frequently asked questions ...

 

 

From time to time, I receive questions from prospective students and parents ... Here are a few of them:

How long a lesson should I have?
From personal experience, young children benefit most from a 30 minute lesson. Teenagers and adults find 45 and 60 minute lessons more advantageous.


How long will it take to learn to read music?
Learning to read music is very similar to learning to read text. It is a progressive process that can take many years to perfect. As is often the case, the more time you can commit to practice will accelerate your reading skills.


We don’t have a piano at the moment. Can I start learning on an electronic keyboard?
Certainly. Buying a piano can be a considerable expense, especially if you are just starting out and are unsure if it is right for you. Any good electronic keyboard with ‘touch sensitive keys’ will suffice in the early stages of learning. However, if you wish to continue onto Classical examinations it will be necessary to purchase a piano.


What is the difference between an electric and acoustic (real) piano?
Electronic Pianos which today are incredibly sophisticated can emulate the feel and sound of a real piano. Depending on the make and model it is sometimes difficult to distinguish between the feel of playing an electronic or acoustic instrument. There are many benefits to purchasing an Electronic Piano (you may be short on space, want to avoid tuning costs or have concerns over noise and neighbours). However, in my opinion no Electronic instrument can fully capture the sound, feel and nuances of a real piano. I would always recommend my students to purchase an acoustic instrument if they possibly can.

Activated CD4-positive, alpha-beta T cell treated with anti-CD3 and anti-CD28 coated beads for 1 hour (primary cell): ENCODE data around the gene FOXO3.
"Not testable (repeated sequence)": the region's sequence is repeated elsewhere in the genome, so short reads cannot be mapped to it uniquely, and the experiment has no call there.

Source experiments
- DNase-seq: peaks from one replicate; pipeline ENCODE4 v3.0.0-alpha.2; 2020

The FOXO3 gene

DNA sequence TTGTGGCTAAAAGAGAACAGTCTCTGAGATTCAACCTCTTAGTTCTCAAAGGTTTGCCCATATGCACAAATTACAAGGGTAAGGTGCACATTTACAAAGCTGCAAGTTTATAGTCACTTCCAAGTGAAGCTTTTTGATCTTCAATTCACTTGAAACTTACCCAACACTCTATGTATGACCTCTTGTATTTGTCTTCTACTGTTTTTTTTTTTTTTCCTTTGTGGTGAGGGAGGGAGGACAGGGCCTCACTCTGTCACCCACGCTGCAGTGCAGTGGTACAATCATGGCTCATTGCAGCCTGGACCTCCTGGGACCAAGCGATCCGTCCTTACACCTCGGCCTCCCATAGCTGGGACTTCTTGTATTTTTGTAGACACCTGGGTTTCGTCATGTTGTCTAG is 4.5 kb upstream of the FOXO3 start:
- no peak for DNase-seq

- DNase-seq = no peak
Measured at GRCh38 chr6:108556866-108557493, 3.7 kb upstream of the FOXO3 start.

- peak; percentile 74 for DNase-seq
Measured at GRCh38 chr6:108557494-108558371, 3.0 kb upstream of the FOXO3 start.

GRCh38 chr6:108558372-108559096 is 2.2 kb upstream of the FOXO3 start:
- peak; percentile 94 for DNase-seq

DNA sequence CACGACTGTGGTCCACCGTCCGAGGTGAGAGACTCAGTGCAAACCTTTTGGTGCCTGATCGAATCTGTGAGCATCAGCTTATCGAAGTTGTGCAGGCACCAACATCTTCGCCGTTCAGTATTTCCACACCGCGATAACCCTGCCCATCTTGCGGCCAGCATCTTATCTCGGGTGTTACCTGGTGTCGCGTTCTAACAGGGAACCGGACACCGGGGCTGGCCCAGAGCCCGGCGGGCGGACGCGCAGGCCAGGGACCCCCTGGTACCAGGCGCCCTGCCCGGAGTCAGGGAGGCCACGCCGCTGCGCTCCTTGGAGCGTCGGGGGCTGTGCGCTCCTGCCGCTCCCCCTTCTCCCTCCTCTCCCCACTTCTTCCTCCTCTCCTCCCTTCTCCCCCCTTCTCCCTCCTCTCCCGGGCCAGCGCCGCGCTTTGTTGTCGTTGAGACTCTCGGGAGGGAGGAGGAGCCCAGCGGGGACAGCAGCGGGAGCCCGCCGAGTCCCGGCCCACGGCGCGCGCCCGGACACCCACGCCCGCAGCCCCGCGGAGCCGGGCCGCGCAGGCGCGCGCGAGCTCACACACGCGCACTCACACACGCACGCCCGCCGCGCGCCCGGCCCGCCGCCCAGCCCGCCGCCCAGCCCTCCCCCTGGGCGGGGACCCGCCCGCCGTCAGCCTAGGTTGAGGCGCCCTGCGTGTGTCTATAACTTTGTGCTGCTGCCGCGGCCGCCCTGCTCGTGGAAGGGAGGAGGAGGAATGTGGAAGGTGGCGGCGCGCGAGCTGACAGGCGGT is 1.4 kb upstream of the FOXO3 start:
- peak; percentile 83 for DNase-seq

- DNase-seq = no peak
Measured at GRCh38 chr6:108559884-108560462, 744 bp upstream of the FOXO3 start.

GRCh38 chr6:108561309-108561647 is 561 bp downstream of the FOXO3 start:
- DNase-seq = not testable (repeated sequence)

Should I buy a piano advertised in my local paper?
This is a difficult one to answer. There are many pros and cons to buying an instrument when you do now know its history. Old pianos could have been stored in damp conditions or have broken internal parts which do not show up during a cosmetic inspection. If there are problems with the tuning block (lift the lid on a piano and you will see several metal pins with strings attached. The tuning block is behind the pins) you may never be able to tune the piano. I would always say, listen to the sound of the piano and ask lots of questions of the seller (e.g. where it has been stored, how old it is and how often it has been tuned). If in any doubt, walk away or contact a local piano tuner/technician for advice.


How much does it cost to have a piano tuned?
This really depends on the tuner. In my experience, tunings cost between 30 and 40 pounds. However, this will increase depending on the amount of work that needs to be done.

I have bought a piano … How can I get it moved?
If you are moving an upright piano, three strong adults can usually do the job providing you have a low backed van and lots of sheets to cover the piano with (to avoid damage). If you have any doubts whatsoever, I would recommend you contact a local removals company or furniture mover. Alternately, contact Piano Logistics by clicking here

I have bought an old piano. Can I get it tuned right away?
Personally, I would advise against this. A piano needs to settle for two to three weeks before it is tuned. As many of the internal components are made of wood, they need to become accustomed to their new environmental conditions. Tuning the piano before it has settled will decrease the amount of time it will stay in tune.

Can I learn how to tune a piano myself?
These days, there are many books available that claim to teach ‘how to tune a piano’. I personally leave that job to professionals as inexperience can lead to much frustration and ultimately you may do serious damage to your piano.